Washington President Barack Obama’s announcement today that he is overturning his predecessor’s policies on embryonic stem cells also will include a broad declaration that science — not political ideology — would guide his administration.
Obama planned to reverse President George W. Bush’s limits on federally funded stem cell research through the National Institutes of Health and to put in place safeguards through the Office of Science and Technology Policy so that science is protected from political interference. The moves would fulfill a campaign promise.
“We’ve got eight years of science to make up for,” said Dr. Curt Civin, whose research allowed scientists to isolate stem cells and who now serves as the founding director of the University of Maryland Center for Stem Cell Biology and Regenerative Medicine. “Now, the silly restrictions are lifted.”
Bush limited taxpayer money for stem cell research to a small number of stem cell lines that were created before Aug. 9, 2001. Many of those faced drawbacks. Hundreds more of such lines — groups of cells that can continue to propagate in lab dishes — have been created since then. Scientists say those newer lines are healthier and better suited to creating treatments for diseases, but were largely off-limits to researchers who took federal funds.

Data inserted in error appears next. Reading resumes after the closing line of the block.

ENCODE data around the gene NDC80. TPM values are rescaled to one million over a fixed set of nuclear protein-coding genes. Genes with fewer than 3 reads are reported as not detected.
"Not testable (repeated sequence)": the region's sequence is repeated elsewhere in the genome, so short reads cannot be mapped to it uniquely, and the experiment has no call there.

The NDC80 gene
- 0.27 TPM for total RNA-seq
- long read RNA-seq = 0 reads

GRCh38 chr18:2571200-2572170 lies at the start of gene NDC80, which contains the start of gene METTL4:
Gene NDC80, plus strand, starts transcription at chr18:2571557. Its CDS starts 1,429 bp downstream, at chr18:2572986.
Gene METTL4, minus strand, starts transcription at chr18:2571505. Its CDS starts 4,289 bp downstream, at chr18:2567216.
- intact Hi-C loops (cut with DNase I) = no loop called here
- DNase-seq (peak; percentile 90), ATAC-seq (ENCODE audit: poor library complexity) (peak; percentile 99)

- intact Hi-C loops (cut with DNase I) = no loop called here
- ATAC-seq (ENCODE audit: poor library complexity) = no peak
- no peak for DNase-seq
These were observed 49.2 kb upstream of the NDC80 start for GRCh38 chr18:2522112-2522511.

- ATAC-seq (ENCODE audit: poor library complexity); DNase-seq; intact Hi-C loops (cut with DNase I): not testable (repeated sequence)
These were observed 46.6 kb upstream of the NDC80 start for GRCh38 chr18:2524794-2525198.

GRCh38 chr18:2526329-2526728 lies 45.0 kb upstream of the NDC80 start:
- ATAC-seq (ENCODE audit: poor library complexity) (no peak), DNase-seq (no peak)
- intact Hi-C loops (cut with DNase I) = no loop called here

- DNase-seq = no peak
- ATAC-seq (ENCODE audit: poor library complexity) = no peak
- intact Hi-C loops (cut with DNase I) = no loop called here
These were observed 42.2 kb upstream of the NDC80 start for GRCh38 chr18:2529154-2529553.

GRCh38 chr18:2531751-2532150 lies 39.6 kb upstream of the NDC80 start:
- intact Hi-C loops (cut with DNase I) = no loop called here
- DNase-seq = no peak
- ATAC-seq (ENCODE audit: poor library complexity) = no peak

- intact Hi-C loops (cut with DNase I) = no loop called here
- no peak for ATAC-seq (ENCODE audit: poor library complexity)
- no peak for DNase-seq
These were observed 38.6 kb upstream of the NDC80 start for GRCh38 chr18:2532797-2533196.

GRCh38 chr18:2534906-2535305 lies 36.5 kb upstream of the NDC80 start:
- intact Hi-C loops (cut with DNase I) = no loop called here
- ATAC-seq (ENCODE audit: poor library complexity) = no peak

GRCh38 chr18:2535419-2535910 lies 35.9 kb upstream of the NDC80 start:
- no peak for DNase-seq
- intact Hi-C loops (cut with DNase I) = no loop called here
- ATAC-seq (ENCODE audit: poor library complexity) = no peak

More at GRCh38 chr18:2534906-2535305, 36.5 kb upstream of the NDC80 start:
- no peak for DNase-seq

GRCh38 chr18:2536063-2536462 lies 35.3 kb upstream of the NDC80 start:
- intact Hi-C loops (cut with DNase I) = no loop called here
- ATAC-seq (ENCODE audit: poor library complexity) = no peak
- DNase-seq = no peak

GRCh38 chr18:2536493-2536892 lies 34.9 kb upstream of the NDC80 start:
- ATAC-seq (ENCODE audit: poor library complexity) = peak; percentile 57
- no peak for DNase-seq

“We view what happened with stem cell research in the last administration is one manifestation of failure to think carefully about how federal support of science and the use of scientific advice occurs,” said Harold Varmus, a Nobel Prize-winning biologist who is chairman of the White House’s Council of Advisers on Science and Technology.
Bush and his supporters said they were defending human life; days-old embryos — typically from fertility-clinic leftovers otherwise destined to be thrown away — are destroyed for the stem cells.
Obama’s advisers sought to downplay the divisions.
“I think we all realize, and the president certainly understands, there are people of good faith on both sides of this issue,” said Melody Barnes, the White House’s domestic policy adviser. “We recognize there are a range of beliefs on this.”